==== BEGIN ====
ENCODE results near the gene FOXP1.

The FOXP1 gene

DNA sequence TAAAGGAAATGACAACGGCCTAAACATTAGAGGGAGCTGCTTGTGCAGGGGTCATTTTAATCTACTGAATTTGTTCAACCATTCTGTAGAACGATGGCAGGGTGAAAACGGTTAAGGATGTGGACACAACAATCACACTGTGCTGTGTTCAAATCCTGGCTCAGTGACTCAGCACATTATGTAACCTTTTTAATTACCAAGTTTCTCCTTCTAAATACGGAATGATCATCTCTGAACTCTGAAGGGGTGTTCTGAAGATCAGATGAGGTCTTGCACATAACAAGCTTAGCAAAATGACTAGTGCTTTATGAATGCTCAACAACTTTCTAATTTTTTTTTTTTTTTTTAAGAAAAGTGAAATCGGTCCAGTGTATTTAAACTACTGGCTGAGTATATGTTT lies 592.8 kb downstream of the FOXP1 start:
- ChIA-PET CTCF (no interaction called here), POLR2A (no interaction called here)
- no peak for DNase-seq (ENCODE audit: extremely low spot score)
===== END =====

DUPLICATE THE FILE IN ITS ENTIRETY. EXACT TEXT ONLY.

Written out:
ENCODE results near the gene FOXP1.

The FOXP1 gene

DNA sequence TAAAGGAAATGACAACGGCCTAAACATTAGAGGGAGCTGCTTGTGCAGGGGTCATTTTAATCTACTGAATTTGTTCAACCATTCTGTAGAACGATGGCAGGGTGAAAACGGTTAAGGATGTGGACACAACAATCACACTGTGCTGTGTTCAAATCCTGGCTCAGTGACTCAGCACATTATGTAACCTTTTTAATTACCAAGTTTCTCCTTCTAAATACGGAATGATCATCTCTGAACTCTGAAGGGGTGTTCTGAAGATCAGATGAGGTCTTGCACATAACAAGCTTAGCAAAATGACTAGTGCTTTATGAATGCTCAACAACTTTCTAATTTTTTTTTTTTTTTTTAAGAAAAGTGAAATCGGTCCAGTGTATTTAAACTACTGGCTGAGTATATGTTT lies 592.8 kb downstream of the FOXP1 start:
- ChIA-PET CTCF (no interaction called here), POLR2A (no interaction called here)
- no peak for DNase-seq (ENCODE audit: extremely low spot score)